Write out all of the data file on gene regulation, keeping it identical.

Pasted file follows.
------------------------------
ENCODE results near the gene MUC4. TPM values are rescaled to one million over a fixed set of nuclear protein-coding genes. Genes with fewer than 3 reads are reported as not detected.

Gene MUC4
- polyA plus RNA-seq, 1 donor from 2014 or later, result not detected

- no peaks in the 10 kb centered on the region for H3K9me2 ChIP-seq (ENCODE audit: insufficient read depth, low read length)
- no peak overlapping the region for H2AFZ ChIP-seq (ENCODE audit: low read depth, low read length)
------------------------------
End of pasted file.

ENCODE results near the gene MUC4. TPM values are rescaled to one million over a fixed set of nuclear protein-coding genes. Genes with fewer than 3 reads are reported as not detected.

Gene MUC4
- polyA plus RNA-seq, 1 donor from 2014 or later, result not detected

- no peaks in the 10 kb centered on the region for H3K9me2 ChIP-seq (ENCODE audit: insufficient read depth, low read length)
- no peak overlapping the region for H2AFZ ChIP-seq (ENCODE audit: low read depth, low read length)